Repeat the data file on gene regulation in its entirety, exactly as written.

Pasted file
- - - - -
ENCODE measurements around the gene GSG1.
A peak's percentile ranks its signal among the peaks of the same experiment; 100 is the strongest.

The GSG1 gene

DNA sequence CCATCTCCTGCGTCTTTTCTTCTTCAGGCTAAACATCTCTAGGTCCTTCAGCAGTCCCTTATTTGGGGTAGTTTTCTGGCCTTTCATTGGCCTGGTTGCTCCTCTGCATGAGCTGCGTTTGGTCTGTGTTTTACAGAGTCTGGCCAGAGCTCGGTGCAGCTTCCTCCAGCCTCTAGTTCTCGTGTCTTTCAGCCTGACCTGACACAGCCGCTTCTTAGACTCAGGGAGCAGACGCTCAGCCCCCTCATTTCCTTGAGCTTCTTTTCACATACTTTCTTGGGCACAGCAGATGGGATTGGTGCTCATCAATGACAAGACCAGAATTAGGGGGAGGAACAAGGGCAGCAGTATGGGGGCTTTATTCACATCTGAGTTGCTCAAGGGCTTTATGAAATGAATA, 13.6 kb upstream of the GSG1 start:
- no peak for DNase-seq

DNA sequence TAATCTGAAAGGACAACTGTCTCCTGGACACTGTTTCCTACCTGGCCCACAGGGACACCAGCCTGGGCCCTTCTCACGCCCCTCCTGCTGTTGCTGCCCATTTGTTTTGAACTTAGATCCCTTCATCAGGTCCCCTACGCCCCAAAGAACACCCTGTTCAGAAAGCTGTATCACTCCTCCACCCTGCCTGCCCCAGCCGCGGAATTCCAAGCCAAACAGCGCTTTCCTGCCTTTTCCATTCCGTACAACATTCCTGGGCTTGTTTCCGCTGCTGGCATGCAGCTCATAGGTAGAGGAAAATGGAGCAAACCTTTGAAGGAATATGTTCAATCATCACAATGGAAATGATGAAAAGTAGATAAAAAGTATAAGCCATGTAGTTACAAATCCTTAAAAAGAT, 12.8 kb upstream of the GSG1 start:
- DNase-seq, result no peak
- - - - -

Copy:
ENCODE measurements around the gene GSG1.
A peak's percentile ranks its signal among the peaks of the same experiment; 100 is the strongest.

The GSG1 gene

DNA sequence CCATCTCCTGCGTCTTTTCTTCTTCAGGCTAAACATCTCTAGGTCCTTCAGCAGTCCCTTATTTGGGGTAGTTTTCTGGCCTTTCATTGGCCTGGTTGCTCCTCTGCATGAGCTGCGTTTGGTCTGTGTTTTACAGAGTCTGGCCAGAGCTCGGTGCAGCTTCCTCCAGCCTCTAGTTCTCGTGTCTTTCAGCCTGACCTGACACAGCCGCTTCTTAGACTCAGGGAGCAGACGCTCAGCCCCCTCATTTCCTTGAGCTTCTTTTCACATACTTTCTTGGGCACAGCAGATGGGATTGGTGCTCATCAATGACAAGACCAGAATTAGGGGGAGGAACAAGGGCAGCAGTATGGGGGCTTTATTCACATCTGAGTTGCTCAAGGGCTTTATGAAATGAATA, 13.6 kb upstream of the GSG1 start:
- no peak for DNase-seq

DNA sequence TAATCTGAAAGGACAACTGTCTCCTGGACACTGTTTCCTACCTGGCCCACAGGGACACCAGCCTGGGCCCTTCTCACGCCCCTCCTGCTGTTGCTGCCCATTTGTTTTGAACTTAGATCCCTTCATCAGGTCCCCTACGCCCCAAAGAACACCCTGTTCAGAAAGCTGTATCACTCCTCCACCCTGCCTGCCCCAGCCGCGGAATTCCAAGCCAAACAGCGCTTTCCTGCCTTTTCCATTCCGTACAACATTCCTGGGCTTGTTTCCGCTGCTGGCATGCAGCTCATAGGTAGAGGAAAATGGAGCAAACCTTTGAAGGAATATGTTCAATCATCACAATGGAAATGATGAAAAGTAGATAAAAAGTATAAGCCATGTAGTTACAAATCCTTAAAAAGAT, 12.8 kb upstream of the GSG1 start:
- DNase-seq, result no peak